Skip to content

A Bottle or Two in the Wilderness

July 23, 2010

Later today I’m going deep into the woods, to some rustic cabin near a stream.  There is no Internet connection or cell phone reception, so as of yet I have no idea what I am going to do about Sunday’s post.  If you don’t hear from me by Monday, alert the authorities.

Honestly, I’m not much of a nature lover.  It’s just so dirty and full of bugs.

But I do enjoy hanging out with nothing to do, shooting the breeze, and having a few drinks with my friends.  The question is, what does one bring to drink on a camping trip in the woods, with no refrigeration and a limited, declining stockpile of ice.  Let’s not forget that it’s summer.

I’m pretty happy with what I came up with.  Later today is the field test.

Things that are best served cold were ruled out.  So we say goodbye to gin and vodka.  For that matter we say goodbye to almost every other summertime cocktail.  Water will likely be in limited supply, so my new favorite absinthe is out.  Not to mention that absinthe doesn’t feel like it fits with rustic Adirondack cabins.  Maybe I’m just being snobbish.

Really whatever we drink should be consumed on its own.  Bourbon seemed like it would be a better fit for the back country than Scotch, Irish or Canadian whiskey.  But brown liquors seemed a bit heavy for summer.  If we were having mint juleps it would be an entirely different story.

So we’re back to white spirits.  Rum and tequila just felt too tropical.  Grapa or some fruit brandies might be nice, but again didn’t really stand up to the sense of place.

And then the answer hit me.  White Dog.

Really it was everything I was wanted.  Like bourbon, white dog is distilled from grain.  It can be corn or a combination of grains that can include but are not limited to rye and barley.  The important thing is that the spirit is unaged.  All spirits come out of the still clear.  It’s the aging in oak that gives most whiskeys their potentially infinite shades brown.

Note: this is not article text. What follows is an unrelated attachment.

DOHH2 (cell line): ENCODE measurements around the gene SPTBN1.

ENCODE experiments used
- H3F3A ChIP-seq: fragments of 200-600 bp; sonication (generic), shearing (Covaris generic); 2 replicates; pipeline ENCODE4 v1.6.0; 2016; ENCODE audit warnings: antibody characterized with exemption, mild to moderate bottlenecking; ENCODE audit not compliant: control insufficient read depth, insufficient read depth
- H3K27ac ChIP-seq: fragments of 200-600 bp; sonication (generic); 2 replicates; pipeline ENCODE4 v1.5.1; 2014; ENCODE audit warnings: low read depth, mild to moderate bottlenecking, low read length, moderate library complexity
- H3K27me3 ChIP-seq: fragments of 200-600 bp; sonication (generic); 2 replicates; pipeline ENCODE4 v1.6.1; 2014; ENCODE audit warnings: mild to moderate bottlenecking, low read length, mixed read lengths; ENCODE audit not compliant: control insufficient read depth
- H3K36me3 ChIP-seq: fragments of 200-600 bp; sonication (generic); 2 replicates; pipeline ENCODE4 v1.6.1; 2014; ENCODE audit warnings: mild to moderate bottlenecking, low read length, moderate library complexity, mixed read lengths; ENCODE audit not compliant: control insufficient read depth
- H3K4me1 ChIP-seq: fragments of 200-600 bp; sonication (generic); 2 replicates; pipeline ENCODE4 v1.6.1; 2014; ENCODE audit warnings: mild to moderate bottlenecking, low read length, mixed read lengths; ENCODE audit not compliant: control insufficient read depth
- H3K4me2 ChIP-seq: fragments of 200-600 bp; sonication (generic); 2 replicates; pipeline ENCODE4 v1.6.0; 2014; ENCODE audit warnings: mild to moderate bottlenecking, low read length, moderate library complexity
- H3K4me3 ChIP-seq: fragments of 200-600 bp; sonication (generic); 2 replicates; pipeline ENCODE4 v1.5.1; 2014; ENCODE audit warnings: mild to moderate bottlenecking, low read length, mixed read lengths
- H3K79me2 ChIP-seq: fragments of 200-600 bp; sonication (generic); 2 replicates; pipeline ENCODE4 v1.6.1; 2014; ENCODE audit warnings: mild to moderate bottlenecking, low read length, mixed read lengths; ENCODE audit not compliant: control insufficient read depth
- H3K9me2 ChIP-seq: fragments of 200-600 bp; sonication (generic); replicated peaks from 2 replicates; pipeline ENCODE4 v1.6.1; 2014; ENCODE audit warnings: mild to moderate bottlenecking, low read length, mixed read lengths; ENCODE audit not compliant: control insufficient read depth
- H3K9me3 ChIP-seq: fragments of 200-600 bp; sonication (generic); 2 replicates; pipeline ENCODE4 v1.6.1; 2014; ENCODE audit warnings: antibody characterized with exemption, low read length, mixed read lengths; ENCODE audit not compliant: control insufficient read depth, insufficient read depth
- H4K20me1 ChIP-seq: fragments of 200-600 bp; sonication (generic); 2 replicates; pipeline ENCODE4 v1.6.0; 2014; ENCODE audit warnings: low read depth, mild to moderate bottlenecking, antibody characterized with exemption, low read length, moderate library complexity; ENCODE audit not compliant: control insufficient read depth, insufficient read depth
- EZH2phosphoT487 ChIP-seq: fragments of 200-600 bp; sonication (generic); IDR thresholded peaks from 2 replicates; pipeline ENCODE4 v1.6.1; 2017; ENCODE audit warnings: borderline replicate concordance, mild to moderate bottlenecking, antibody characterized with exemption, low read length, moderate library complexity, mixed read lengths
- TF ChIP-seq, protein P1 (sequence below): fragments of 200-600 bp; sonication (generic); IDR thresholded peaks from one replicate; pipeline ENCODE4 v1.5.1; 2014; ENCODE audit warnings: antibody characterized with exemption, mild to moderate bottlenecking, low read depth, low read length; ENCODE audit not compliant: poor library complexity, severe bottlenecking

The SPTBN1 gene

In some sense this is pre-bourbon.  The core flavors that lurk deep within bourbon should be there, in their youthful vibrancy.  It can be enjoyed on its own, at room temperature, and good versions of the stuff are mighty tasty.

Does it go well with camping in a cabin in the woods?

Well, historically white dog has also been called moonshine.  So, you tell me.  I found two very special bottles at Exit 9 in Clifton Park that are decidedly better than the rotgut that used to pass for moonshine.  One is local from Earl McKenzie at Finger Lakes Distilling, and the other one is from the Buffalo Trace Distillery in Kentucky.

I’m excited to try the Glen Thunder Corn Whiskey, which weighs in at 90 proof, based on the strength of the distillery’s McKenzie Rye.  Earl McKenzie does amazing things with grain, and I’ve been eagerly anticipating trying this spirit since I met him at the NY Craft Distillers Seminar.  I didn’t even mind paying $20 for a 750ml bottle of the stuff.

Maybe one of these days some intrepid and daring distillery or distributor will send me bottles to review.

Until then, I also bought a 375ml bottle of White Dog Mash #1, which weighs in at a staggering 125 proof, for about $15.  Buffalo Trace is one of the finest bourbon distilleries in the country, and I can’t wait to open this bottle and taste the “juice” that eventually transforms into their golden elixir.

Next week I’ll report on the field test.  Assuming of course that I make it out of the woods alive.

4 Comments leave one →
  1. Stevo permalink
    July 23, 2010 10:14 am

    I’d bring some cheap red wine and drop it in the stream to keep it from getting too warm.

  2. July 23, 2010 3:25 pm

    And don’t forget, it will be raining this weekend so bring something that can double as lighter fluid. Grappa?

  3. July 25, 2010 10:20 am

    Gah… whitedog… the new spirit of the day. I don’t know what I think… a lot of white dogs are –not– good. There are some exceptions (Finger Lakes being one) but still, its an unaged whiskey. Generally there is a reason whiskey is aged.

  4. Ellen Whitby permalink
    July 25, 2010 7:00 pm

    By now, it’s probably fair to say you made it out of the woods in tact. I applaud your selection of moonshine but next time, someone else in your party might be picking the spirits.

Leave a Reply

Fill in your details below or click an icon to log in: Logo

You are commenting using your account. Log Out /  Change )

Twitter picture

You are commenting using your Twitter account. Log Out /  Change )

Facebook photo

You are commenting using your Facebook account. Log Out /  Change )

Connecting to %s

%d bloggers like this: